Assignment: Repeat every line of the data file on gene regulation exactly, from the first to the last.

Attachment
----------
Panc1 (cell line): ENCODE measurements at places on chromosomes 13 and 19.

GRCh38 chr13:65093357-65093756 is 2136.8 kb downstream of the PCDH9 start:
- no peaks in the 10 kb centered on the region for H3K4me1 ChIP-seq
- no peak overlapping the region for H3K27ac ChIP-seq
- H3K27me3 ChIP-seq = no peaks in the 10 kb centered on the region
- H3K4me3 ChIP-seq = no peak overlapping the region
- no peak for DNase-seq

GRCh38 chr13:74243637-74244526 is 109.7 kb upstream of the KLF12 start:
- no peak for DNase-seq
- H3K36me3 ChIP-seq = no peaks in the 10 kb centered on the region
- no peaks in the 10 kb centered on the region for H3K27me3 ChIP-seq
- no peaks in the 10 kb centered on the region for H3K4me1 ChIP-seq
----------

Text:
Panc1 (cell line): ENCODE measurements at places on chromosomes 13 and 19.

GRCh38 chr13:65093357-65093756 is 2136.8 kb downstream of the PCDH9 start:
- no peaks in the 10 kb centered on the region for H3K4me1 ChIP-seq
- no peak overlapping the region for H3K27ac ChIP-seq
- H3K27me3 ChIP-seq = no peaks in the 10 kb centered on the region
- H3K4me3 ChIP-seq = no peak overlapping the region
- no peak for DNase-seq

GRCh38 chr13:74243637-74244526 is 109.7 kb upstream of the KLF12 start:
- no peak for DNase-seq
- H3K36me3 ChIP-seq = no peaks in the 10 kb centered on the region
- no peaks in the 10 kb centered on the region for H3K27me3 ChIP-seq
- no peaks in the 10 kb centered on the region for H3K4me1 ChIP-seq